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Home News-Telegram News Halloween activities moved to Oct. 30

Halloween activities moved to Oct. 30

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Forget faux Frankenstiens and vamped-up vampires — the scariest thing that Sulphur Springs trick-or-treaters may face this Halloween is Mother Nature.

City officials have already taken care of one worry about All Hallows’ Eve. This year, Oct. 31 falls on a Sunday, but Mayor Gary Spraggins took the initiative in late September to issue a proclamation that Halloween will be celebrated in this city on Saturday, Oct. 30.

“Whereas October 31, 2010, falls on a Sunday this year, which is a school night and many area churches conduct services, and whereas the city of Sulphur Springs has been asked by several citizens and institutions to declare Saturday, October 30, 2010, as the day to celebrate Halloween, ... on behalf of the City Council [I] do proclaim Saturday, October 30, 2010, as the day to celebrate Halloween in the city of Sulphur Spings,” Spraggins wrote in the proclamation.

Changing the date of Halloween activities is nothing new in Sulphur Springs. Oct. 31 falls on a Sunday every five to six years — the last three times were in 2004, 1999 and 1993. In each of those years, a proclamation was issued to change the celebration day.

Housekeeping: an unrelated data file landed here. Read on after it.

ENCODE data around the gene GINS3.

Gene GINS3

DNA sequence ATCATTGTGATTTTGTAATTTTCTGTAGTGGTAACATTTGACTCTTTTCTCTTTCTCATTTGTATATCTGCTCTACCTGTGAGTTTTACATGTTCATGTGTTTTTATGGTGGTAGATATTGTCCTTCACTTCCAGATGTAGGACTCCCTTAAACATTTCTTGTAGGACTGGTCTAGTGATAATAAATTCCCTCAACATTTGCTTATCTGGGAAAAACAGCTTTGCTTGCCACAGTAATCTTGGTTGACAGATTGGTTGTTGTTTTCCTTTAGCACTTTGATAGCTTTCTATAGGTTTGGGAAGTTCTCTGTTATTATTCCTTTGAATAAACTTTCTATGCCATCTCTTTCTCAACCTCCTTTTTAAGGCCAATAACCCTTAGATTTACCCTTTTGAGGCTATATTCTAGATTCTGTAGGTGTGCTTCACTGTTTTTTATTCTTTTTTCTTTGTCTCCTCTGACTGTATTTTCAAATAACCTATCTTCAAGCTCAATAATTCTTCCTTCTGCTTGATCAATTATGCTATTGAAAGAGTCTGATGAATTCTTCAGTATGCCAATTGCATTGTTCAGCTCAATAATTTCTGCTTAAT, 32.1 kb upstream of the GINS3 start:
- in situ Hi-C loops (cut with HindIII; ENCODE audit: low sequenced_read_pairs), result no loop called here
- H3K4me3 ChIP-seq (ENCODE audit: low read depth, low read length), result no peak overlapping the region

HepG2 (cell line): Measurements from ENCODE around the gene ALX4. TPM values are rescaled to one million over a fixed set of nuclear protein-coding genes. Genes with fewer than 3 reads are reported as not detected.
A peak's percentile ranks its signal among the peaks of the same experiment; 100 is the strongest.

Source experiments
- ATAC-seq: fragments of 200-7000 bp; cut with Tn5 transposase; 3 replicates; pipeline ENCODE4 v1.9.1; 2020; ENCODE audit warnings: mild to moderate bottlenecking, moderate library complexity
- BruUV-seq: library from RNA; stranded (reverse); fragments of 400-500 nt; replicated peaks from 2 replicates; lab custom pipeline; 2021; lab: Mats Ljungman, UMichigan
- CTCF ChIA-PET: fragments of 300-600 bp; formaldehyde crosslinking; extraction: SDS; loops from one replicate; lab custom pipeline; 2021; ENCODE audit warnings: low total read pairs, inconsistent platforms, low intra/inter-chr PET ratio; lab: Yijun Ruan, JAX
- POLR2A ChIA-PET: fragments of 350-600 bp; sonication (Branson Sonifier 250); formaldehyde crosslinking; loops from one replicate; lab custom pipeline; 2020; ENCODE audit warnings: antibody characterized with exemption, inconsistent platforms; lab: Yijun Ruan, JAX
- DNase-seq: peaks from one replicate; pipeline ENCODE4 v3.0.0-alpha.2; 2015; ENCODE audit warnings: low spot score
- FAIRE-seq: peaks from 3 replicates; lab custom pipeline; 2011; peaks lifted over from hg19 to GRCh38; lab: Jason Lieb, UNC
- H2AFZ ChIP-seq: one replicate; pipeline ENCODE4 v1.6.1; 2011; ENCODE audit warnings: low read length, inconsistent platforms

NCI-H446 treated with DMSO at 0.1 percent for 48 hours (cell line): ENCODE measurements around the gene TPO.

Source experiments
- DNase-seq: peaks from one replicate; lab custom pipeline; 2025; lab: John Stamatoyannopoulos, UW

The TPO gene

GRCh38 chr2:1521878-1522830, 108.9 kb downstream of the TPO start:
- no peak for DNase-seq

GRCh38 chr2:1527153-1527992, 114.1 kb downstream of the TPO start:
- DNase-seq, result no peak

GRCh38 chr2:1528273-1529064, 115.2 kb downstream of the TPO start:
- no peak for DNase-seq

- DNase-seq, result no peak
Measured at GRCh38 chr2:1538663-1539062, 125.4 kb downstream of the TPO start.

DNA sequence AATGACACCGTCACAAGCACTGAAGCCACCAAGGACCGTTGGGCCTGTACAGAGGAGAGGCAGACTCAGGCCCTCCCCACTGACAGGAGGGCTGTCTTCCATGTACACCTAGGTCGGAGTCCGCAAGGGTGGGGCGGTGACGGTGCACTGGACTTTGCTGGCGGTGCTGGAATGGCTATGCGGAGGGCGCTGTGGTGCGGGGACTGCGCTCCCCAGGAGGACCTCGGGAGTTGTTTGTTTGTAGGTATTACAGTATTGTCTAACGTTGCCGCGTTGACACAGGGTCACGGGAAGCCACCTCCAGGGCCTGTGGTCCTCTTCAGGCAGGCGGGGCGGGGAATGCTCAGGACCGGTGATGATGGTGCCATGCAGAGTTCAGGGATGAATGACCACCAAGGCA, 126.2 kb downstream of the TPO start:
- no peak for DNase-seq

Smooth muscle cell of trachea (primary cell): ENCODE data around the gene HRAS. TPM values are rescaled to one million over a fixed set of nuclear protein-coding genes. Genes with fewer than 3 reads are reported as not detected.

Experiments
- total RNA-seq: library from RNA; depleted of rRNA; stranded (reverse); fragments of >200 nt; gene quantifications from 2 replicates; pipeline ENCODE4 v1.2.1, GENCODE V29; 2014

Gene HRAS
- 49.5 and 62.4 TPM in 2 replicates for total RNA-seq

In 1999, then Mayor Larry Powers enlisted the aid of Sulphur Springs students to decide whether or not to move Halloween. The results of an informal poll of elementary and middle school students was overwhelming — 2,010 in favor of trick-or-treating on Saturday, 99 voting for Sunday.

The date for Halloween activities has been moved for other reasons. In 1997, former Mayor Valanderous Bell issued a decree proclaiming Halloween in the city would be on Saturday, Nov. 1, instead of Friday, Oct. 31. That decision was made because the annual showdown between the Sulphur Springs Wildcats and Mount Pleasant Tigers, a rivalry that already spurs enough mischief and traffic, was being held the night of Oct. 31 that year.

Spraggins’ proclamation also reminded parents to exercise a little caution and common sense by accompanying their little ghosts and goblins when making the trick-or-treat rounds. Parents are also asked to examine candies for evidence of tampering and to follow the rule of “if in doubt — throw it out.”

But children anxiously awaiting Halloween are probably more scared of the weather. The current forecast calls for a 30 percent chance of storms on Saturday, which could literally dampen the chance for children to bring home bags full of free treats.




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